Doug Fischer

Ambitious plans for Alvarez begin with Hatton

Golden Boy Promotions has big plans for Saul Alvarez and it all begins with his HBO-televised bout against Matthew Hatton on Saturday.

The scheduled 12-round junior middleweight bout, which takes place at the Honda Center in Anaheim, Calif., is the first of three bouts in the U.S. this year that Golden Boy Promotions has planned for the popular 20-year-old fighter from Jalisco, Mexico.

Should Alvarez defeat Hatton, he’ll win his first major title (the vacant WBC 154-pound belt) and likely earn his way back on HBO for his next fight in the U.S.

“That’s the plan,” confirmed Eric Gomez, matchmaker for Golden Boy Promotions. “He’ll fight four times this year, three times in the U.S. and once in Mexico. We want all of his U.S. fights to be on HBO but it all depends on how much HBO likes him. We’ll see how he does on Saturday.”

An impressive victory on March 5 will not only lead to more HBO exposure but probably more alphabet titles for Alvarez (35-0-1, 26 knockouts), who was affectionately nicknamed “Canelo” (Spanish for cinnamon) by Mexican fans because of his red hair and freckled face.

“I know he wants a big fight by the end of the year, but we’ll see who’s out there for him and what the landscape is like,” said Gomez. “He can still drop down to welterweight, where there are a couple of titleholders that we’ve had preliminary talks with. There’s (Jan) Zaveck and the Ukrainian guy (Vyacheslav Senchenko).

“There’s also Austin Trout, who just beat Alvarez’s older brother Rigoberto for a junior middleweight title. That would be a tough fight for Canelo. Trout looked good against Rigoberto. He’s a good technical fighter and he has a little pop to his punches, but it would be a unification bout and there’s the revenge factor for Alvarez.”

Winning titles is how up-and-comers typically establish themselves in boxing, but collecting alphabet belts won’t necessarily earn a young fighter fame or loyal fans. Talented boxers such as Timothy Bradley and Chad Dawson didn’t become bigger draws at the box office by winning major titles.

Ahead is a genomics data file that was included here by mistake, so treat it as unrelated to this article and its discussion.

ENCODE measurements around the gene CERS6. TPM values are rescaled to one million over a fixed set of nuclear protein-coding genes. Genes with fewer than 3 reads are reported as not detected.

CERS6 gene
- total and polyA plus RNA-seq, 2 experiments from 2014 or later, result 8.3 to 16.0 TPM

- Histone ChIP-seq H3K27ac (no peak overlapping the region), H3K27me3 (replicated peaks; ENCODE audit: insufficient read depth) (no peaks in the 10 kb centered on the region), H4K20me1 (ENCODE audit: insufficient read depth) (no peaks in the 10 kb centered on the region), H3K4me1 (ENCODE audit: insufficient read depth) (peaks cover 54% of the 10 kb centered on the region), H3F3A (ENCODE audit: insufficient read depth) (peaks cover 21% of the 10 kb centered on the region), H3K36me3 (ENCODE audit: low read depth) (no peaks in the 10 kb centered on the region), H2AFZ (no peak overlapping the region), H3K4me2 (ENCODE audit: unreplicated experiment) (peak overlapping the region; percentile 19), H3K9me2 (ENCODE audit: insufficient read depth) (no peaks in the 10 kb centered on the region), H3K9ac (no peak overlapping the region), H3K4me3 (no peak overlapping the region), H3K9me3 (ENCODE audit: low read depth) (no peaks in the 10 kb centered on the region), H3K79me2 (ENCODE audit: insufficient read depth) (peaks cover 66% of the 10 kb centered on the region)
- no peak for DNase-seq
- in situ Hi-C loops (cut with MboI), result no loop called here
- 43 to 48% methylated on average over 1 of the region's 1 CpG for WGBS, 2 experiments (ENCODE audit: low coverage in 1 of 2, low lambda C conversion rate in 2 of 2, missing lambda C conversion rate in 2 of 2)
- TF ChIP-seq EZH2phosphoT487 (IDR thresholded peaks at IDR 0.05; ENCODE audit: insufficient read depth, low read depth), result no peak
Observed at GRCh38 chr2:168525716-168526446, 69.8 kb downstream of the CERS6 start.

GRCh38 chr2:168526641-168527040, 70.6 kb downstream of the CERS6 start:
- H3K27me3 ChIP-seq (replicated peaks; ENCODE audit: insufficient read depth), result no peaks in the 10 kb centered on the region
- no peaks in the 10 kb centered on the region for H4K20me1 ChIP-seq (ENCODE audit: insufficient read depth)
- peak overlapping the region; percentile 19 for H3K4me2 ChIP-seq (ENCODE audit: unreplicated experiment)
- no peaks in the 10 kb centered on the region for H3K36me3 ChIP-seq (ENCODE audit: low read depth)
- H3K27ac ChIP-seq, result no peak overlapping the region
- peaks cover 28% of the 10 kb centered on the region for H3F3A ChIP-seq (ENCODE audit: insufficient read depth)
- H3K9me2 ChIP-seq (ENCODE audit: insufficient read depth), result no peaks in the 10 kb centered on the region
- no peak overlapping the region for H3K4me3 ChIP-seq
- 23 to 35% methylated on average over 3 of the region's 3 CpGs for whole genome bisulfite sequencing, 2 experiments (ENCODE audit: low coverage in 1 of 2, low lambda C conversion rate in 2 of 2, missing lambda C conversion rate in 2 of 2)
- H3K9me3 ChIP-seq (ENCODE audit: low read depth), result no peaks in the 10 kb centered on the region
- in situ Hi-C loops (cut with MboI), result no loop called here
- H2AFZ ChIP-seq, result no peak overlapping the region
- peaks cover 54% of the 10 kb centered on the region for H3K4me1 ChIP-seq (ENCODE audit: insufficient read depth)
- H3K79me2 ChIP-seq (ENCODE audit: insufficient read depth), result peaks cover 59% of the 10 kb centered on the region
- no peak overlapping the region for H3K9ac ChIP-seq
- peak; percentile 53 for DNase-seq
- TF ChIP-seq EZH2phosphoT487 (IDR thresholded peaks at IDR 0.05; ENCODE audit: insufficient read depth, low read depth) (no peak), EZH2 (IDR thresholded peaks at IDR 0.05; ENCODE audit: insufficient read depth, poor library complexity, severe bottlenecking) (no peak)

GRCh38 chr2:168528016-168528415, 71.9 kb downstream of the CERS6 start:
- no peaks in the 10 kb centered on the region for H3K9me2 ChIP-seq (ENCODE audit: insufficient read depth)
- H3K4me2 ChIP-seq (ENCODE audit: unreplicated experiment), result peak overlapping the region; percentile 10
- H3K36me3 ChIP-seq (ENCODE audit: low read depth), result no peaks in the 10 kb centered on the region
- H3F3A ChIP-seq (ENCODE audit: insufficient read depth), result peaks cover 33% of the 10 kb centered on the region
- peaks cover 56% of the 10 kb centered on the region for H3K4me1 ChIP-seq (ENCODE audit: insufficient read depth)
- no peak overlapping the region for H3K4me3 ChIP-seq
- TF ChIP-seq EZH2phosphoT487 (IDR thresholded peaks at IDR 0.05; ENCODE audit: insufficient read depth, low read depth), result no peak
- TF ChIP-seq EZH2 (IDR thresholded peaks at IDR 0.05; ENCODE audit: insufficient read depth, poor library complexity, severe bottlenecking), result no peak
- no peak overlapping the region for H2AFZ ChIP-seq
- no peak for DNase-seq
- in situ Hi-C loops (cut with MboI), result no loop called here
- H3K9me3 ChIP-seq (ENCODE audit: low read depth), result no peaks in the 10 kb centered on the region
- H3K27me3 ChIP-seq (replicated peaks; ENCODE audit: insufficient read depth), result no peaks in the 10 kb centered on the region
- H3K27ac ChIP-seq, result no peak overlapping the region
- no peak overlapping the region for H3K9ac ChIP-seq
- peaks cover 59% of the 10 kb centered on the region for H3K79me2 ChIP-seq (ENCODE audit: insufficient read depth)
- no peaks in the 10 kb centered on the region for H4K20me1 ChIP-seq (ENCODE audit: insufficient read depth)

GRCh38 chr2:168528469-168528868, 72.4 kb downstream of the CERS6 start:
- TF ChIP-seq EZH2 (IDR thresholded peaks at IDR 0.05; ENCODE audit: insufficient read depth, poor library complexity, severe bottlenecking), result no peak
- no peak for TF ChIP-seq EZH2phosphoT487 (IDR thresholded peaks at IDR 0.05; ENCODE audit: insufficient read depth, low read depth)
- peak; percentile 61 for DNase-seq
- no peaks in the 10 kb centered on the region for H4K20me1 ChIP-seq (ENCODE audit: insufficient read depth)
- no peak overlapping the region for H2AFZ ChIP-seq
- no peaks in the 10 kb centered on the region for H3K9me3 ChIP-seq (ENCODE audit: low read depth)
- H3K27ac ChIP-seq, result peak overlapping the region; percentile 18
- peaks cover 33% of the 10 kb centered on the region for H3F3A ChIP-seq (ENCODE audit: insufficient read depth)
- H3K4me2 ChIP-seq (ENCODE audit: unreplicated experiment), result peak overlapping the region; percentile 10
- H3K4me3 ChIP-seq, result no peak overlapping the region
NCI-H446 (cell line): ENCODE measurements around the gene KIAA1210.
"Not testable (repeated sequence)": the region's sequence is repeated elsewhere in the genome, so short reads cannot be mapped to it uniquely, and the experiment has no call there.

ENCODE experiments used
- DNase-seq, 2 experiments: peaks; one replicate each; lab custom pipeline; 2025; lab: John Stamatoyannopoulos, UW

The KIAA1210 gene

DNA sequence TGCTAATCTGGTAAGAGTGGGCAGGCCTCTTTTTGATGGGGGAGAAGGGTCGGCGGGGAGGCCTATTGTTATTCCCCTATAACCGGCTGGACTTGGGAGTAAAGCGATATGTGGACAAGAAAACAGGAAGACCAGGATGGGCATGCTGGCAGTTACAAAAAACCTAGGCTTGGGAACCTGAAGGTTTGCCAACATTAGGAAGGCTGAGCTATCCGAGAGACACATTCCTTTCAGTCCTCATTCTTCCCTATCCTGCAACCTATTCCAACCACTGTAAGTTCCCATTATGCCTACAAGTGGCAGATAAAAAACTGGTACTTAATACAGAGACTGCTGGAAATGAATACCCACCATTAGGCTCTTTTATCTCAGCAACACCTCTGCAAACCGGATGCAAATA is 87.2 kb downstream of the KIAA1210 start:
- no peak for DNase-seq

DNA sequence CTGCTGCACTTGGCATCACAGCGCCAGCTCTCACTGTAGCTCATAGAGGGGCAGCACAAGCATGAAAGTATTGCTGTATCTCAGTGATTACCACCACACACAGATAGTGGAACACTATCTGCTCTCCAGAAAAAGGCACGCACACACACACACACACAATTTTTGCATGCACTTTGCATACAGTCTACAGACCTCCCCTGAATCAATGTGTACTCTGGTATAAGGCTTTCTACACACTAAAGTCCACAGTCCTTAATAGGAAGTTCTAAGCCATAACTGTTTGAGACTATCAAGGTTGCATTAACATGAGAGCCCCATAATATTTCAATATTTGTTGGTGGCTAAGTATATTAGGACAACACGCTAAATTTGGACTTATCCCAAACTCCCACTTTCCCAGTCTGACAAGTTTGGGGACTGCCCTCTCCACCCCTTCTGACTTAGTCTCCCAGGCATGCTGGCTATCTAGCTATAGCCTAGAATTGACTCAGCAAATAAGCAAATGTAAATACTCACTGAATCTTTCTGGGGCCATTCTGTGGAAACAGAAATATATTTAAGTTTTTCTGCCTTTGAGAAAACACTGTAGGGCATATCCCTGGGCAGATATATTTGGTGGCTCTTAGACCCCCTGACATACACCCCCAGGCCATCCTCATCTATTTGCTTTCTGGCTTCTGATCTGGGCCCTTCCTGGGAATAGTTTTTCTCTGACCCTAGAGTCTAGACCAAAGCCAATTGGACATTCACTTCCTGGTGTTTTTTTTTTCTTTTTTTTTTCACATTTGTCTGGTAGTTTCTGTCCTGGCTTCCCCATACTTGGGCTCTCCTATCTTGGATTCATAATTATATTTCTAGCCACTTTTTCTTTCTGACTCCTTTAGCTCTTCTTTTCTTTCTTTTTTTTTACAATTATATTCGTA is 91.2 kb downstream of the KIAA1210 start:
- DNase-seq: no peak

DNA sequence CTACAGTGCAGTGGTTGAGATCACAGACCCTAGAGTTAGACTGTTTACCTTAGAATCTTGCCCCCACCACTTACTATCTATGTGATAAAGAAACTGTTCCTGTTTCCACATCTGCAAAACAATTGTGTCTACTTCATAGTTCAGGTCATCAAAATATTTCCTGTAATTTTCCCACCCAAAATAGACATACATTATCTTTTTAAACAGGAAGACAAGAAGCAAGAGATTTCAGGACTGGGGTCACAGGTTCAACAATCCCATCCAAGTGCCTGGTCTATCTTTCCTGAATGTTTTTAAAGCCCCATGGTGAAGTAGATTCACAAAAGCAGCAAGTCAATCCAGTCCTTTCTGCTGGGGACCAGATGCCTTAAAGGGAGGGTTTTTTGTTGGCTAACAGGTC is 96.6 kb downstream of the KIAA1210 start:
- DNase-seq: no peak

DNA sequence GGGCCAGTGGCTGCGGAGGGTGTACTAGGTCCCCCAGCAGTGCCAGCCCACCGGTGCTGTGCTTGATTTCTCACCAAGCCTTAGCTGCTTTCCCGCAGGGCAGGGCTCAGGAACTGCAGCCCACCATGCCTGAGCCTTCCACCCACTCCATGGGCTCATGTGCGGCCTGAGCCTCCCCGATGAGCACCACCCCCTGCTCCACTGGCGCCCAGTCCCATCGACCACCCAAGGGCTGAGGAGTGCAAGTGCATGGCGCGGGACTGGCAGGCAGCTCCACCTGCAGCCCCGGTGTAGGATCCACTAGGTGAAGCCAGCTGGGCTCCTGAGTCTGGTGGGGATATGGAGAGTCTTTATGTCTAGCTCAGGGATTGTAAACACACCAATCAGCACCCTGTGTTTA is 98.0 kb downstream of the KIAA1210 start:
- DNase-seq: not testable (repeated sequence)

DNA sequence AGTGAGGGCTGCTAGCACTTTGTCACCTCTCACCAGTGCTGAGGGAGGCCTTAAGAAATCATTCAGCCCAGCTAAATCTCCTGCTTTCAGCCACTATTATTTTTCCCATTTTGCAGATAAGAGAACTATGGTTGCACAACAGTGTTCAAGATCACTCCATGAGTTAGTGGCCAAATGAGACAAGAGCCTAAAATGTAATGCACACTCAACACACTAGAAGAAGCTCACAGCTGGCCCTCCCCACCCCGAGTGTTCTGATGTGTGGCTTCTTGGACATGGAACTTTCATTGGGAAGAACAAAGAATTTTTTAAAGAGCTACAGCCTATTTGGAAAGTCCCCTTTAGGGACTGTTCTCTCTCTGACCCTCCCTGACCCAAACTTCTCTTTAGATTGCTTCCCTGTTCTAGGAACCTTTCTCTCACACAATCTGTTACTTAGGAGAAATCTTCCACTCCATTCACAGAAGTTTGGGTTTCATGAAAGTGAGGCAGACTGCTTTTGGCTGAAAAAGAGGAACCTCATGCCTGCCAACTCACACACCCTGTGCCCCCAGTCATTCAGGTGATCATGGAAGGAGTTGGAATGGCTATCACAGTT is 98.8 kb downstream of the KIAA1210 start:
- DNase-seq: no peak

Oscar De La Hoya believes Alvarez can be much more than a titleholder because of the large following he already has in Mexico and the buzz he’s currently generating among Mexican fans in the U.S.

“It could be an amazing career if all goes well,” said De La Hoya, president of Golden Boy Promotions and one of the most popular boxers ever. “He could be the next superstar in boxing for the next 10 to 15 years. He’s got the skills, the talent, and the crossover appeal.

“He’s a rock star in Mexico. So if we can cross that over in the States and get everyone to support him, we’ll have “Canelo-mania” on our hands for a long time.”

More than a few fans — especially the hardcore set — are skeptical of De La Hoya’s grand vision for Alvarez.

They’re quick to point out that “the Golden Boy” said roughly the same things about Vicente Escobedo and Victor Ortiz just before both were defeated.

However, there are a few differences between Alvarez and his Mexican-American stablemates, both of whom are still trying to regain the momentum their careers had as prospects. For starters, he’s been developed gradually in Mexico and Golden Boy Promotions didn’t rush his progress once he began fighting in the U.S.

From his first U.S. appearance on a Golden Boy card, against talented but light-hitting Larry Mosley in October of 2008, to his pay-per-view undercard bouts against experienced but undersized Jose Cotto and faded former champ Carlos Baldomir last year, Alvarez has been matched very carefully.

Hatton (41-4-2, 16 KOs), the 29-year-old younger brother of former junior welterweight champ Ricky Haton, is the most seasoned fighter Alvarez has faced who isn’t undersized or past his prime, but the European welterweight champ appears to lack the punching power and athleticism to overwhelm the younger favorite.

To his credit, however, Alvarez isn’t looking past Hatton.

“All fighters are dangerous once you step into the ring,” Alvarez told “The easy guy can become the difficult guy (if you don‘t take him seriously). I have to expect the best from (Hatton).

“He’s a warrior, he comes forward. He’s very strong. He’s going to make for a very good fight.”

It’s good to know that Alvarez is expecting, or at least hoping for, a competitive scrap on Saturday.

Ultimately, it’s the entertainment value a fighter brings to his fights that determines his popularity, not title belts or shinning endorsement from former stars.

Alvarez seems to understand this and is excited about the opportunity the Hatton fight presents.

“I’m going to prove many things to the fans who watch this fight on Saturday,” he said. “This fight is fundamental (to my career). I’m going to show everyone who ‘Canelo’ Alvarez is.”

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